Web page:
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Ethnology And The "Two Books": Some Nineteenth-Century Americans On Preadamist Polygenism

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Chapter Summary

This chapter examines the ethnological thinking of a sampling of American men of science and religious writers whose work illustrates the variety of approaches possible in the heterogeneous culture of religious and scientific thinking that characterized this period (1870s). Josiah Nott raised the usual textual problems for biblical monogenism, but his main strategy was to disqualify the Bible as an authoritative source of ethnological data. In his Christian Examiner articles Louis Agassiz rehearsed the evidence from natural history against animal monogenism. In Samuel Baldwin, ethnology became a branch of theology, and theology dictated political and social policy. In the religious press, environmentalist monogenism-represented by Thomas Smyth?s views-predominated because most religious newspaper writers held to the theological necessity of physical descent from Adam and Eve. Yet exceptions existed: George Dana Boardman?s spiritualized unity in Christ neatly defanged polygenism as a spiritual threat.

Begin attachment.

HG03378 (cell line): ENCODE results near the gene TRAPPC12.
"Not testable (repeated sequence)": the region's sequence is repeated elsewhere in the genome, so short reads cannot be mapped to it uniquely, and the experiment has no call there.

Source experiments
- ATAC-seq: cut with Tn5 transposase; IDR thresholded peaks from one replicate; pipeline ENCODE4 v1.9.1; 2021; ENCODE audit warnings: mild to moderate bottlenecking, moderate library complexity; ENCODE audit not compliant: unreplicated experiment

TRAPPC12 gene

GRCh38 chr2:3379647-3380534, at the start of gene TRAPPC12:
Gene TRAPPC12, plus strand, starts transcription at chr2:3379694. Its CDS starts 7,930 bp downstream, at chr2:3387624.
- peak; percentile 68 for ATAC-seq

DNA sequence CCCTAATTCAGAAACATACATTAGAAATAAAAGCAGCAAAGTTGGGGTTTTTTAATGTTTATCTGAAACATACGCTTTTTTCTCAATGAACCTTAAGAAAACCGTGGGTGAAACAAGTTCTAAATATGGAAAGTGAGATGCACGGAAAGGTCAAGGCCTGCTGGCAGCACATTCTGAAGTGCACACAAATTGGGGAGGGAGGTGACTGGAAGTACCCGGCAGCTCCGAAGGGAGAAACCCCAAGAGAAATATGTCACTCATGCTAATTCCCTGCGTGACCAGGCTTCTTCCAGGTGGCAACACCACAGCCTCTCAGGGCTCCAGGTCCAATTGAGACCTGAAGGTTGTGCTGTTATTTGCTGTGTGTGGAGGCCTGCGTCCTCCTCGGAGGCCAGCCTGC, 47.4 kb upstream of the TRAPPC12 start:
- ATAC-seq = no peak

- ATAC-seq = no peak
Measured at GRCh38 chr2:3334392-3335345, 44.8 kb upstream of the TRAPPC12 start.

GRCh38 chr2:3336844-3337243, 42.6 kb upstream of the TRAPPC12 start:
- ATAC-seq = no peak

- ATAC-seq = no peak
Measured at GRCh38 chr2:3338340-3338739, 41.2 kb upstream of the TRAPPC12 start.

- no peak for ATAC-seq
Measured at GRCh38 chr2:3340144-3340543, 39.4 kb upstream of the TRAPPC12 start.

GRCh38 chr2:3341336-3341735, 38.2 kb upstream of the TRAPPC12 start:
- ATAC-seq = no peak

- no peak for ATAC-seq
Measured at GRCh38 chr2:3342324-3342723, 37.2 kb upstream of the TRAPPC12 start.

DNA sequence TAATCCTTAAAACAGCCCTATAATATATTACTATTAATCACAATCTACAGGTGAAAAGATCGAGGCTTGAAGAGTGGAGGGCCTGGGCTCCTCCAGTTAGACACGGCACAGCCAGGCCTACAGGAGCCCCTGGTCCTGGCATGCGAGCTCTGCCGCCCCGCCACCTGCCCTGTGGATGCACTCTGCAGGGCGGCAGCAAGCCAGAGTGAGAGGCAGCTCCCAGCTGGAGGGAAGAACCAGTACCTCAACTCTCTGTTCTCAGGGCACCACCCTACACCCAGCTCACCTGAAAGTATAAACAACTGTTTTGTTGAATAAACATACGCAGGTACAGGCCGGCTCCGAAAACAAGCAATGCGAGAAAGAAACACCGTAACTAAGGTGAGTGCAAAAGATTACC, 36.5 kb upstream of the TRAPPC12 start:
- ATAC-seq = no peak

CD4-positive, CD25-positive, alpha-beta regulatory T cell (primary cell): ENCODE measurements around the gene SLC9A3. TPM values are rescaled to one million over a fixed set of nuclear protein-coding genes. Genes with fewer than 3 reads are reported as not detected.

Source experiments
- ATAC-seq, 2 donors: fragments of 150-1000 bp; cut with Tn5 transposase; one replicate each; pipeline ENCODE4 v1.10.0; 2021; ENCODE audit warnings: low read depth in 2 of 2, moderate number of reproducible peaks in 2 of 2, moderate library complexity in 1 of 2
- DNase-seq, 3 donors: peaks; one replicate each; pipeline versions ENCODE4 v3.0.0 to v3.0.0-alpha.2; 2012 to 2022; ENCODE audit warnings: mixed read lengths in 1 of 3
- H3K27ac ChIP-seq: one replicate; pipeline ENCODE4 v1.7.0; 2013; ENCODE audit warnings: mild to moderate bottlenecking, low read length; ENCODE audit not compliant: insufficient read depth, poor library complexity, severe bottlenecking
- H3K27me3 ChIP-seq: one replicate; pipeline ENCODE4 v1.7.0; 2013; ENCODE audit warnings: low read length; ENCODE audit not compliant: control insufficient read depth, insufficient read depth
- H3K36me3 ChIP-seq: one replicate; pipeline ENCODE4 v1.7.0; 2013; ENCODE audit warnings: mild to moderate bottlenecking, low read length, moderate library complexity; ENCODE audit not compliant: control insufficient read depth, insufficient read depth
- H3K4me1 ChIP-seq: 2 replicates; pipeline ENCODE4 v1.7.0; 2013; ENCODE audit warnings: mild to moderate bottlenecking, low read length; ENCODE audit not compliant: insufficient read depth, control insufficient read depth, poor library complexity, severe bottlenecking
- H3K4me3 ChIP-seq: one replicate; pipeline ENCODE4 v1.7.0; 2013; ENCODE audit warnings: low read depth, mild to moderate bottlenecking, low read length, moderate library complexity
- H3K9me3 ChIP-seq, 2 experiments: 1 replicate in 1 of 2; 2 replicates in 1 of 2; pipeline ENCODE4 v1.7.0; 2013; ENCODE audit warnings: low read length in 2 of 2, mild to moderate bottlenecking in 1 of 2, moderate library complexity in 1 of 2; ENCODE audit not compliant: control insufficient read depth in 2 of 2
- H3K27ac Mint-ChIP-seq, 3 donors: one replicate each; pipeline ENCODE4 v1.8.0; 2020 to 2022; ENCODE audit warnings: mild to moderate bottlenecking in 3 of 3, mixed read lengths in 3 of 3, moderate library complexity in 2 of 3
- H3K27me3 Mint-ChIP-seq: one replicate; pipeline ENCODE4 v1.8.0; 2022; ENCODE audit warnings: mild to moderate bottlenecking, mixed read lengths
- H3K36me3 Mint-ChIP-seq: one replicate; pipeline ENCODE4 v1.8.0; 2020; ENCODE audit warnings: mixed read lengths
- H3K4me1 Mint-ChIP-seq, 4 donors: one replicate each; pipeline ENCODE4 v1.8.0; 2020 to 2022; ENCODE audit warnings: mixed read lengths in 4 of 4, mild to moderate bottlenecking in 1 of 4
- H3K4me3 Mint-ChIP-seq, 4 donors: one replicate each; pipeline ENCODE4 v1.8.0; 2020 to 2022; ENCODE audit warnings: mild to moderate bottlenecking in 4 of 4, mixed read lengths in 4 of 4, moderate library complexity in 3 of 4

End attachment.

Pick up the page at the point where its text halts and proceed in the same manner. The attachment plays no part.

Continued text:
Keywords: America; Bible; ethnology; George Dana Boardman; Josiah Nott; Louis Agassiz; polygenism; Samuel Baldwin; Thomas Smyth

10.1163/ej.9789004171923.i-618.38
/content/books/10.1163/ej.9789004171923.i-618.38
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